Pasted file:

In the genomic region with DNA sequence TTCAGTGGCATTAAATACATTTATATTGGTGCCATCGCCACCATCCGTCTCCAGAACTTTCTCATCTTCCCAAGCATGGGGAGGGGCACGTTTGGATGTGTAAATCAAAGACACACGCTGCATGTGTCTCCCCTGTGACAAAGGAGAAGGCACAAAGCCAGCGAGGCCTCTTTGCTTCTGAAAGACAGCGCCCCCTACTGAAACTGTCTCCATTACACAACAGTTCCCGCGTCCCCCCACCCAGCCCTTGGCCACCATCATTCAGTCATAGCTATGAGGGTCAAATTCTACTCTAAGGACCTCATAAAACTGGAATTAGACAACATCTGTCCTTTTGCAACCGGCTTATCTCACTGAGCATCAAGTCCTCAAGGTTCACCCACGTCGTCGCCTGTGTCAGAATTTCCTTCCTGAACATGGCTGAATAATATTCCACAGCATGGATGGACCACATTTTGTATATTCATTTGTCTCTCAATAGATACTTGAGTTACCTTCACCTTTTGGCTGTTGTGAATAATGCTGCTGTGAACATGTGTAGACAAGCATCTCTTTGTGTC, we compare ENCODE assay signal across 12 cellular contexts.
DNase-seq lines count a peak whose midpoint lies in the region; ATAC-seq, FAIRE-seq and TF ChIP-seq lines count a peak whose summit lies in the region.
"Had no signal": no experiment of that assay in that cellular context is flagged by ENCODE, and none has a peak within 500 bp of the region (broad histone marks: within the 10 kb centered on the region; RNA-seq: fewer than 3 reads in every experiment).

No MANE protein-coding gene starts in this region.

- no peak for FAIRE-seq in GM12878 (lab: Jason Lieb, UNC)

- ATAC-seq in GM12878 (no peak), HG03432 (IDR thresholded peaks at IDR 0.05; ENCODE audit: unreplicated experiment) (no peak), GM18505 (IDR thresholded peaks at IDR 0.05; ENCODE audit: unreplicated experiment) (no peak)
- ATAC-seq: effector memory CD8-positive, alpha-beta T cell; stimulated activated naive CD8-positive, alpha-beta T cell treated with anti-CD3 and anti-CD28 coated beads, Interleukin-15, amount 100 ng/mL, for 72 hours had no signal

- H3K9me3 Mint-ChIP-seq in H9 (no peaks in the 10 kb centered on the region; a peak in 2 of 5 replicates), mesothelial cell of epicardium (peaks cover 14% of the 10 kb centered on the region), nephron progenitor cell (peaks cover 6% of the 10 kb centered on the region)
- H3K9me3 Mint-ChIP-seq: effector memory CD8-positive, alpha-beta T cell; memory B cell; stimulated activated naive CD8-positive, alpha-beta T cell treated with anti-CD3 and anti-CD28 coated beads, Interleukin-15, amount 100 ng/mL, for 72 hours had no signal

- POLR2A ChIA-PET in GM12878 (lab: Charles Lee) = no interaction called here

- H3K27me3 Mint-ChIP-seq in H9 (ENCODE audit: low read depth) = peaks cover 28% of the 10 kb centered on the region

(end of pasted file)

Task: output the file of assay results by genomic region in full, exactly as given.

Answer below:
In the genomic region with DNA sequence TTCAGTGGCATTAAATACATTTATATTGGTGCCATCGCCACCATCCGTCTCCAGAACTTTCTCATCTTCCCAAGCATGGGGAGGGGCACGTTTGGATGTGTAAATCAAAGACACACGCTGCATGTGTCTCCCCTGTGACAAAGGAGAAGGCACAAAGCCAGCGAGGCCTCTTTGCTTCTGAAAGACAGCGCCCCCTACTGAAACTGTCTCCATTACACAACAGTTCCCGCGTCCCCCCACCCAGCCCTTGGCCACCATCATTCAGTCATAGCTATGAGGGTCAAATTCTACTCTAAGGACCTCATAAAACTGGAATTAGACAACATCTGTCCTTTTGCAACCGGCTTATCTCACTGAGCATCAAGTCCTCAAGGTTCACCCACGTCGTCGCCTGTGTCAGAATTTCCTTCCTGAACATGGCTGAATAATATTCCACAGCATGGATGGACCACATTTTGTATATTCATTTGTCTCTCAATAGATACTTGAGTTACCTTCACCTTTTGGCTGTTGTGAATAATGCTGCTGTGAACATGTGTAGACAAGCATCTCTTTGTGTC, we compare ENCODE assay signal across 12 cellular contexts.
DNase-seq lines count a peak whose midpoint lies in the region; ATAC-seq, FAIRE-seq and TF ChIP-seq lines count a peak whose summit lies in the region.
"Had no signal": no experiment of that assay in that cellular context is flagged by ENCODE, and none has a peak within 500 bp of the region (broad histone marks: within the 10 kb centered on the region; RNA-seq: fewer than 3 reads in every experiment).

No MANE protein-coding gene starts in this region.

- no peak for FAIRE-seq in GM12878 (lab: Jason Lieb, UNC)

- ATAC-seq in GM12878 (no peak), HG03432 (IDR thresholded peaks at IDR 0.05; ENCODE audit: unreplicated experiment) (no peak), GM18505 (IDR thresholded peaks at IDR 0.05; ENCODE audit: unreplicated experiment) (no peak)
- ATAC-seq: effector memory CD8-positive, alpha-beta T cell; stimulated activated naive CD8-positive, alpha-beta T cell treated with anti-CD3 and anti-CD28 coated beads, Interleukin-15, amount 100 ng/mL, for 72 hours had no signal

- H3K9me3 Mint-ChIP-seq in H9 (no peaks in the 10 kb centered on the region; a peak in 2 of 5 replicates), mesothelial cell of epicardium (peaks cover 14% of the 10 kb centered on the region), nephron progenitor cell (peaks cover 6% of the 10 kb centered on the region)
- H3K9me3 Mint-ChIP-seq: effector memory CD8-positive, alpha-beta T cell; memory B cell; stimulated activated naive CD8-positive, alpha-beta T cell treated with anti-CD3 and anti-CD28 coated beads, Interleukin-15, amount 100 ng/mL, for 72 hours had no signal

- POLR2A ChIA-PET in GM12878 (lab: Charles Lee) = no interaction called here

- H3K27me3 Mint-ChIP-seq in H9 (ENCODE audit: low read depth) = peaks cover 28% of the 10 kb centered on the region